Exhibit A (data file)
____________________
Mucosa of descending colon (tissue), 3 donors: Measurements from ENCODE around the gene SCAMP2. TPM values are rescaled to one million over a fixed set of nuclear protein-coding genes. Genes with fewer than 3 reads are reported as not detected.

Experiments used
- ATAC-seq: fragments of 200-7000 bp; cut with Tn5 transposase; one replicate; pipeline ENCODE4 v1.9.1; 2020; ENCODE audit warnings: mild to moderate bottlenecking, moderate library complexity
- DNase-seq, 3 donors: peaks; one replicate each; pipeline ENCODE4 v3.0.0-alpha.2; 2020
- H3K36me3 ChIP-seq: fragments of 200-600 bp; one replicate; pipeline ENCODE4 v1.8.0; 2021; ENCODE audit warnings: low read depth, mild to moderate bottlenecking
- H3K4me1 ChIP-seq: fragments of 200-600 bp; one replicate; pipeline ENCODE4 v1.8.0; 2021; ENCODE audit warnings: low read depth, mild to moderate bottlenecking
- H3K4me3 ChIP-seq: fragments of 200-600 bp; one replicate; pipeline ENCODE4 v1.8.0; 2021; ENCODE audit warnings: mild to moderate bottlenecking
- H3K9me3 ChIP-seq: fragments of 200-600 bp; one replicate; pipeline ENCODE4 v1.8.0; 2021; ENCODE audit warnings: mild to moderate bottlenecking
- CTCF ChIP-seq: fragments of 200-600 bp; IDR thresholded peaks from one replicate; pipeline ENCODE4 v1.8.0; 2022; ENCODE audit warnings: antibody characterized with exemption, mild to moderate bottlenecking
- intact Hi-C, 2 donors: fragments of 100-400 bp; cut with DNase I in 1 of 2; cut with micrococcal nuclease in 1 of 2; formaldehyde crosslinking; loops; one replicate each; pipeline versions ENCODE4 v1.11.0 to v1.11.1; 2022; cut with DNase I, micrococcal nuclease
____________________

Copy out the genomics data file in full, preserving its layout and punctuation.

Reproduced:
Mucosa of descending colon (tissue), 3 donors: Measurements from ENCODE around the gene SCAMP2. TPM values are rescaled to one million over a fixed set of nuclear protein-coding genes. Genes with fewer than 3 reads are reported as not detected.

Experiments used
- ATAC-seq: fragments of 200-7000 bp; cut with Tn5 transposase; one replicate; pipeline ENCODE4 v1.9.1; 2020; ENCODE audit warnings: mild to moderate bottlenecking, moderate library complexity
- DNase-seq, 3 donors: peaks; one replicate each; pipeline ENCODE4 v3.0.0-alpha.2; 2020
- H3K36me3 ChIP-seq: fragments of 200-600 bp; one replicate; pipeline ENCODE4 v1.8.0; 2021; ENCODE audit warnings: low read depth, mild to moderate bottlenecking
- H3K4me1 ChIP-seq: fragments of 200-600 bp; one replicate; pipeline ENCODE4 v1.8.0; 2021; ENCODE audit warnings: low read depth, mild to moderate bottlenecking
- H3K4me3 ChIP-seq: fragments of 200-600 bp; one replicate; pipeline ENCODE4 v1.8.0; 2021; ENCODE audit warnings: mild to moderate bottlenecking
- H3K9me3 ChIP-seq: fragments of 200-600 bp; one replicate; pipeline ENCODE4 v1.8.0; 2021; ENCODE audit warnings: mild to moderate bottlenecking
- CTCF ChIP-seq: fragments of 200-600 bp; IDR thresholded peaks from one replicate; pipeline ENCODE4 v1.8.0; 2022; ENCODE audit warnings: antibody characterized with exemption, mild to moderate bottlenecking
- intact Hi-C, 2 donors: fragments of 100-400 bp; cut with DNase I in 1 of 2; cut with micrococcal nuclease in 1 of 2; formaldehyde crosslinking; loops; one replicate each; pipeline versions ENCODE4 v1.11.0 to v1.11.1; 2022; cut with DNase I, micrococcal nuclease